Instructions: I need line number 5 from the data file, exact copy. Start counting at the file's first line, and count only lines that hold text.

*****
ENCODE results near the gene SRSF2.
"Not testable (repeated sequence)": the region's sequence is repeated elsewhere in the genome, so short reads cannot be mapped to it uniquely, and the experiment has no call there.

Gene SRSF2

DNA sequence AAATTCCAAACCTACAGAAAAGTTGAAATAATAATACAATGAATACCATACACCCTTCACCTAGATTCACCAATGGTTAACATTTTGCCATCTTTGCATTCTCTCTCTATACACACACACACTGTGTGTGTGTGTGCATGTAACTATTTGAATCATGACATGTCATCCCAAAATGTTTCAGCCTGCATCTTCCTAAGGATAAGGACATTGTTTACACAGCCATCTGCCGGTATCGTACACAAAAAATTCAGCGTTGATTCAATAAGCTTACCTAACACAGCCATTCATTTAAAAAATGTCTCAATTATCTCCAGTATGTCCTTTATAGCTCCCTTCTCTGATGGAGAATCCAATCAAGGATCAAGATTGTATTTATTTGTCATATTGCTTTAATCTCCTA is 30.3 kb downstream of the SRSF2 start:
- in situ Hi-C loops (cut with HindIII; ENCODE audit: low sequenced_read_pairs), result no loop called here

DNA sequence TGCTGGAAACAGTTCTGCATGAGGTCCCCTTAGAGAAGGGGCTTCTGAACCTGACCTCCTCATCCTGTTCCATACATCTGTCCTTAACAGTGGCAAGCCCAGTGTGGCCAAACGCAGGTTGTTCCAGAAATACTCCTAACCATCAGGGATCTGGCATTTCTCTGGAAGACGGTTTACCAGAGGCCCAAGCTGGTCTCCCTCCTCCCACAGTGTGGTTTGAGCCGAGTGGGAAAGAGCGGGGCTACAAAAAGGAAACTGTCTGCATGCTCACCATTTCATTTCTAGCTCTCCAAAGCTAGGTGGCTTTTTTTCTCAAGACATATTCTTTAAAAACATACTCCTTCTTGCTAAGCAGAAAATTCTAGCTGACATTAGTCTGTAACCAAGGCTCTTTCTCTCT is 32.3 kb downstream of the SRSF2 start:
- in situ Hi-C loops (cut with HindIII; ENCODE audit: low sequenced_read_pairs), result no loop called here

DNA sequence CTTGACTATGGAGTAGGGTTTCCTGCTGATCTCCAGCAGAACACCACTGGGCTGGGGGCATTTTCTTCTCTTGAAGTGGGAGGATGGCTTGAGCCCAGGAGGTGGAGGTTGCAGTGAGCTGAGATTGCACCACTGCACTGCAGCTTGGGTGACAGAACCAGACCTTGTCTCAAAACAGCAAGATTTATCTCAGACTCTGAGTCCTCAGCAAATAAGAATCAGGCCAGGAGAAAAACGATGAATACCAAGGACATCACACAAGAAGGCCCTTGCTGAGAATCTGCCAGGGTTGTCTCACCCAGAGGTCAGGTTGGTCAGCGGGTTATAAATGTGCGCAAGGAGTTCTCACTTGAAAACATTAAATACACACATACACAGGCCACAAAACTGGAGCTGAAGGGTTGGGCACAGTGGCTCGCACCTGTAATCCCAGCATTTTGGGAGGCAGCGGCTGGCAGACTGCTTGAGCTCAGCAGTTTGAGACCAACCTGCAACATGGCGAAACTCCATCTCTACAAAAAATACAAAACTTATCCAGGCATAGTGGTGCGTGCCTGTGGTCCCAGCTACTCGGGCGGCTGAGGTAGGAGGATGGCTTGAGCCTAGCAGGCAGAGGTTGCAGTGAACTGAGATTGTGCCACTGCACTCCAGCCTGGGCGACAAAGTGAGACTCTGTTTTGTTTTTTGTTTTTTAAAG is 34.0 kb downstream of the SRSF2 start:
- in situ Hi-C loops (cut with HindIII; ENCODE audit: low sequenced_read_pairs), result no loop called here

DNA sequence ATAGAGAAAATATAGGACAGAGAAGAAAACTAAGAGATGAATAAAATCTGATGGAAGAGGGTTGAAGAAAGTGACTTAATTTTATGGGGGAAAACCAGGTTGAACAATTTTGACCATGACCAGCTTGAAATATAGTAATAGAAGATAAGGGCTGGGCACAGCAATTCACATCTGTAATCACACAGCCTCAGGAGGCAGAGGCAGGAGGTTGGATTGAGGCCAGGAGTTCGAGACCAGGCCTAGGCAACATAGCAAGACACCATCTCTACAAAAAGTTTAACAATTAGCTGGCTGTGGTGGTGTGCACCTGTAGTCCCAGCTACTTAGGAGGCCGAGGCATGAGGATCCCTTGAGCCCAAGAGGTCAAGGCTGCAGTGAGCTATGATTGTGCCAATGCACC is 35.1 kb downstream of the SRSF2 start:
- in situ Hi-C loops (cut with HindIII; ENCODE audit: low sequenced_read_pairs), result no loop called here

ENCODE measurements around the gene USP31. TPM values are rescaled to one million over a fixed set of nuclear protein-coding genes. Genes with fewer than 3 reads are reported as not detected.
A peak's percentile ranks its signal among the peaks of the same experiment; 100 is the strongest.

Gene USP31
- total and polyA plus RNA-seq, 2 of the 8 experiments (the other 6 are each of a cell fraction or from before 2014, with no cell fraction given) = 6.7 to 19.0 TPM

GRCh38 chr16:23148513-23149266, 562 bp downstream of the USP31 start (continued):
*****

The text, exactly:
- in situ Hi-C loops (cut with HindIII; ENCODE audit: low sequenced_read_pairs), result no loop called here